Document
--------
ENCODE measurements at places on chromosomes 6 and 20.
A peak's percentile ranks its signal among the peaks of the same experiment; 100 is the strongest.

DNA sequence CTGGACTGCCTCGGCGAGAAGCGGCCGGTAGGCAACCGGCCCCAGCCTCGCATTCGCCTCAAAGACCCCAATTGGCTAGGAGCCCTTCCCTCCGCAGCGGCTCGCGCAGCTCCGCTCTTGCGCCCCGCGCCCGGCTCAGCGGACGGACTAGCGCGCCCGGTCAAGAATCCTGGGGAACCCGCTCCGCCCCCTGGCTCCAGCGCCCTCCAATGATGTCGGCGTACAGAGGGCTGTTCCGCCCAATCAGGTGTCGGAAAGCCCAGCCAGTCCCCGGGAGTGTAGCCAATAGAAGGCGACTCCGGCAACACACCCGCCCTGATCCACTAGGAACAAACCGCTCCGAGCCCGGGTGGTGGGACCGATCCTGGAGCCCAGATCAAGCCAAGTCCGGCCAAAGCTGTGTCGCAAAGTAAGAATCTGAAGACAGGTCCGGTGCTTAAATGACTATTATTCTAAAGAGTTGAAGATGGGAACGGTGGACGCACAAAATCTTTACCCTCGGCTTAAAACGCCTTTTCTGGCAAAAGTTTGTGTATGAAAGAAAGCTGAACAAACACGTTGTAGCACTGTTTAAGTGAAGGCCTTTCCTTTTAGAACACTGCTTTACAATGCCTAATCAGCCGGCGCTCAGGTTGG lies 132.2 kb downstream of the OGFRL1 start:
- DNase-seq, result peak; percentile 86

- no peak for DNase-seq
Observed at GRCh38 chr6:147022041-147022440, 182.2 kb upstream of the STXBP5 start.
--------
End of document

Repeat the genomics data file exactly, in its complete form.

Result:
ENCODE measurements at places on chromosomes 6 and 20.
A peak's percentile ranks its signal among the peaks of the same experiment; 100 is the strongest.

DNA sequence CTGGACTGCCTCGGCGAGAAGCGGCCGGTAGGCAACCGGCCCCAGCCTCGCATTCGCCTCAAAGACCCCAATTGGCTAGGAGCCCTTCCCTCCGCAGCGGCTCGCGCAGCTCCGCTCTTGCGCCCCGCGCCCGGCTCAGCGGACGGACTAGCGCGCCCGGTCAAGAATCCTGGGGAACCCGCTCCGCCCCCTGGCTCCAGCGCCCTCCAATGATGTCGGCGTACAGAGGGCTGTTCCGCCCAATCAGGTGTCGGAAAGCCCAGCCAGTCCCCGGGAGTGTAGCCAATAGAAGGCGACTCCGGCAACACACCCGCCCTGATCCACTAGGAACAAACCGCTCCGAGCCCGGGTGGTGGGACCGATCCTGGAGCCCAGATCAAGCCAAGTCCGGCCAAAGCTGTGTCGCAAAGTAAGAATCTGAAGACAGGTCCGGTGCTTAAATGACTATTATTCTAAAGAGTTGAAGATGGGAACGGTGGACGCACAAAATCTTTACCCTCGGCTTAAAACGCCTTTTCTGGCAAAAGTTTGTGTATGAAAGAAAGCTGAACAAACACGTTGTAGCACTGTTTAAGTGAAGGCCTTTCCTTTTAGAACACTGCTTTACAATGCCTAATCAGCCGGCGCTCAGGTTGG lies 132.2 kb downstream of the OGFRL1 start:
- DNase-seq, result peak; percentile 86

- no peak for DNase-seq
Observed at GRCh38 chr6:147022041-147022440, 182.2 kb upstream of the STXBP5 start.